March 6, 2000 (Reno, Nev.) -- In the 1955 movie "The Seven Year
Itch," Marilyn Monroe tempts her neighbor to stray while his wife and
children are away for the summer. Ever since, the seven year itch -- a period
of restless angst -- has been used as an excuse for infidelity.
Now, a study suggests that such an itch is often a reality. An evaluation of
93 married couples during their first 10 years of marriage showed two typical
periods of decline. (A decline was defined as a decrease in marital quality
measured by taking into account passion, satisfaction with the relationship,
amount of shared activity, and agreement between the partners.) The marriages
started with a bang (with passion usually high), but after the "honeymoon
effect" wore off they showed a decrease in overall quality over the first
four years. The marriages then tended to stabilize before another decline set
in around year eight, says Lawrence A. Kurdek, Ph.D., the study's author and a
psychologist at Wright State University in Dayton, Ohio.
By Jennifer Benjamin
Miss that erotic charge you had when your love was brand-new? Reboot in
the bedroom with these tips for turning up the heat on your old flame.
Long-term love brings all sorts of advantages: a shared history with the guy
you love most, a partner who you know will always have your back, and a warm,
satisfying sexual connection that can only come from years of intimacy. Still,
as great as it is to know each other so well in bed, how could you not miss
that crackle and...
The first decline, Kurdek says, is probably a normal adjustment to new
roles; the second decline is often related to the birth of children. Couples
experiencing the seven year itch disagree with each other more, become less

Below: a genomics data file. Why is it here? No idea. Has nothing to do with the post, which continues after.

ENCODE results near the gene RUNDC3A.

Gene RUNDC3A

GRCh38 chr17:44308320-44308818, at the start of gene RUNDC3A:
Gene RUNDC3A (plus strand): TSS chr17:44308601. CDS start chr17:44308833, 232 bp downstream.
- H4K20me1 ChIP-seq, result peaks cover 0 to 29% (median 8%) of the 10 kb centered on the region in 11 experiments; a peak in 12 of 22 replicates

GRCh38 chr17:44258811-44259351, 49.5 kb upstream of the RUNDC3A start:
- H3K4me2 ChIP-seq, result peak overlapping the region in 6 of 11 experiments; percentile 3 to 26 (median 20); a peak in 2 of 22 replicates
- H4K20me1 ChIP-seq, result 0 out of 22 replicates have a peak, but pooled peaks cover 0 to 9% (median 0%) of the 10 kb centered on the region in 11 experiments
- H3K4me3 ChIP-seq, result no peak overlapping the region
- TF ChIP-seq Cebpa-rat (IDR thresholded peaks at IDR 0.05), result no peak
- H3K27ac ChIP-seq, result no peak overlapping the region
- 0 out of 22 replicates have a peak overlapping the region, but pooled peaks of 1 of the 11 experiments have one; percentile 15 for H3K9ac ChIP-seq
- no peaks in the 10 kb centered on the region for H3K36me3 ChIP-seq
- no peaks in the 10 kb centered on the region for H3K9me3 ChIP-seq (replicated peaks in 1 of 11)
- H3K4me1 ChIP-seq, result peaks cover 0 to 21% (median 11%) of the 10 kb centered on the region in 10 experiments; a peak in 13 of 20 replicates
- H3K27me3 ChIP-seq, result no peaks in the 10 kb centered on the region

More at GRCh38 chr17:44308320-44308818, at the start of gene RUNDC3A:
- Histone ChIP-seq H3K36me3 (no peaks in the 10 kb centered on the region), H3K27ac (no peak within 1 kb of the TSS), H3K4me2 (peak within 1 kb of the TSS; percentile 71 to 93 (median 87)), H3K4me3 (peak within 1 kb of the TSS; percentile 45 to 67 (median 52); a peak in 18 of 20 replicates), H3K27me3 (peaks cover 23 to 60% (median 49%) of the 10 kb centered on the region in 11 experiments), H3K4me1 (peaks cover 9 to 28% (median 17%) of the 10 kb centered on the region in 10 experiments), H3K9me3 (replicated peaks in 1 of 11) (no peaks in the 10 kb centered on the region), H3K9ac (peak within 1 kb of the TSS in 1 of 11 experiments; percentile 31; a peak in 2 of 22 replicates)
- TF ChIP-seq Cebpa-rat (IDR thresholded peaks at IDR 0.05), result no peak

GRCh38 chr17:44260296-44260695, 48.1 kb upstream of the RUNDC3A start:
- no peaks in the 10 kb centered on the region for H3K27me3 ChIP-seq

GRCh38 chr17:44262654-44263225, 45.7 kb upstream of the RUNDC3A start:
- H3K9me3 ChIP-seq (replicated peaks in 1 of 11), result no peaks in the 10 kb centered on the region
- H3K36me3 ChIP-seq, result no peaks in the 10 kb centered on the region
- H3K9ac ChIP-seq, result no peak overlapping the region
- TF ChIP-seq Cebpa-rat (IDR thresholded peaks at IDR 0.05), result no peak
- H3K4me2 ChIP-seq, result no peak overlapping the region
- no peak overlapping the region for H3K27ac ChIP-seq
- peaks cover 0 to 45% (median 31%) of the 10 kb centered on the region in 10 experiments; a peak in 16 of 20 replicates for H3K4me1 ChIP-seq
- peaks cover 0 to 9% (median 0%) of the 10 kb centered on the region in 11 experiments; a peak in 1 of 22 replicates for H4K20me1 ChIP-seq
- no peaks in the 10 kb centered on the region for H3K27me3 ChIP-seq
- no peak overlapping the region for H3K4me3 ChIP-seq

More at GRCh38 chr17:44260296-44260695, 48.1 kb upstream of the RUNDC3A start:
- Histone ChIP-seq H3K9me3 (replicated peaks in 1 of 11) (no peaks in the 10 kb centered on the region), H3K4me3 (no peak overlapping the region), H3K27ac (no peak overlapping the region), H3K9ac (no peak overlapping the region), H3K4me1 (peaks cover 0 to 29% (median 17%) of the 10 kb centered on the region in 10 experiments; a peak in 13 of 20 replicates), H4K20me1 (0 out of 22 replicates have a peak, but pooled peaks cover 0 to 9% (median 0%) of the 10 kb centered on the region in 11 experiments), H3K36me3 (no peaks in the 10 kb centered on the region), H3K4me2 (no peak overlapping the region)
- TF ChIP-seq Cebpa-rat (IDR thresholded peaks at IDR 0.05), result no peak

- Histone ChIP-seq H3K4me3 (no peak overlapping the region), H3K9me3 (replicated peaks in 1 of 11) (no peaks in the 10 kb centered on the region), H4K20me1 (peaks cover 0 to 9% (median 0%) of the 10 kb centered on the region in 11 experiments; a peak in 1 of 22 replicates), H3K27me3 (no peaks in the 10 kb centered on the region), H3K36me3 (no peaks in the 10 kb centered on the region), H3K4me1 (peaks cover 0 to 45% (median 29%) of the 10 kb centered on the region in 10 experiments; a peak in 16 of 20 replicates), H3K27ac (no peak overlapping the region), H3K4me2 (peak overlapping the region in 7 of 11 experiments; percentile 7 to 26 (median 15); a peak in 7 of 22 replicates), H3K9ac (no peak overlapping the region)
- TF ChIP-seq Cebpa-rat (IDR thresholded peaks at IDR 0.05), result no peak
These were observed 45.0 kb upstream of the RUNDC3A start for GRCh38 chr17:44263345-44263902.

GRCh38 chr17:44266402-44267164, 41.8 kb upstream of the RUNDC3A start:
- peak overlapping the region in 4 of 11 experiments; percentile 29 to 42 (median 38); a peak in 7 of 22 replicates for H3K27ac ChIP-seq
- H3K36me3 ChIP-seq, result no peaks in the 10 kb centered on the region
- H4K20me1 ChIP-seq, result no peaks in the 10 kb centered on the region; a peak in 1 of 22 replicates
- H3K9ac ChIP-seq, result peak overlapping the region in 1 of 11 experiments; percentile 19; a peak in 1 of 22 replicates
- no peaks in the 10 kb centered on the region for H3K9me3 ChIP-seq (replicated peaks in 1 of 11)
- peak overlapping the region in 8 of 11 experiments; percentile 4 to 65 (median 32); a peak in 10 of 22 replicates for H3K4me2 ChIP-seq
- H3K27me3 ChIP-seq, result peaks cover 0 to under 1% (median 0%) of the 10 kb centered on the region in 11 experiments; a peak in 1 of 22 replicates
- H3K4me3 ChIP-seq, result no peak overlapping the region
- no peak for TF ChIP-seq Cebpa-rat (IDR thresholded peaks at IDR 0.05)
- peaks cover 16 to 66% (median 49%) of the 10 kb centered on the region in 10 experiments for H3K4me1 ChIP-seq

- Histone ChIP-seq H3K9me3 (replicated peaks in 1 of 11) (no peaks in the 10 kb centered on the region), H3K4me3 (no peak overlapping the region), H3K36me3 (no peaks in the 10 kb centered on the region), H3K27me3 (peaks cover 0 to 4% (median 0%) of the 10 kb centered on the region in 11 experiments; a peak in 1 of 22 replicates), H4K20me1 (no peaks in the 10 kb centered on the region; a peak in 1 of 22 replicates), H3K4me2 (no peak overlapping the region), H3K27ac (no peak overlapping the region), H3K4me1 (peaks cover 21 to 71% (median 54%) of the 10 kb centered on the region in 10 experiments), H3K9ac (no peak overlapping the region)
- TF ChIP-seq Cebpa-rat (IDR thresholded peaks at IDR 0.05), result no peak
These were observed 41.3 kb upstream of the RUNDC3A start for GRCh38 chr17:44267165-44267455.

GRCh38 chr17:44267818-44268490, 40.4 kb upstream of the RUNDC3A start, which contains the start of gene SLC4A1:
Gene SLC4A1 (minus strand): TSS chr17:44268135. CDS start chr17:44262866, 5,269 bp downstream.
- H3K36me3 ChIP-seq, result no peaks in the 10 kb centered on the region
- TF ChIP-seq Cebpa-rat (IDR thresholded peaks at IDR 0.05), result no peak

affectionate, share fewer activities, and express overall dissatisfaction with
their marriages, says Kurdek, whose study was published in the September 1999
issue of the journal Developmental Psychology.
Why Seven Years?
The seven-year mark is coincidental, says Kurdek.
But it's not uncommon for problems to come to a head in a marriage after
seven years, says Lonnie Barbach, Ph.D., a couples' therapist in Mill Valley,
Such was the case for Susan Fitzpatrick of San Diego, Calif. Not long before
her divorce, she had returned to college full-time and took her first vacation
alone, both of which were signs of growing independence that she says rattled
her husband. He struck up an affair after eight years of marriage. She blames
their divorce on a lack of communication and her husband's resistance to
change. "He suddenly realized he wasn't happy about certain things in the
relationship, but he wouldn't tell me, even if I asked," she says.
Statistics support the idea of a seven year itch. According to the most
current figures available from the National Center for Health Statistics, the
median duration of marriage was 7.2 years for couples who divorced in 1989 and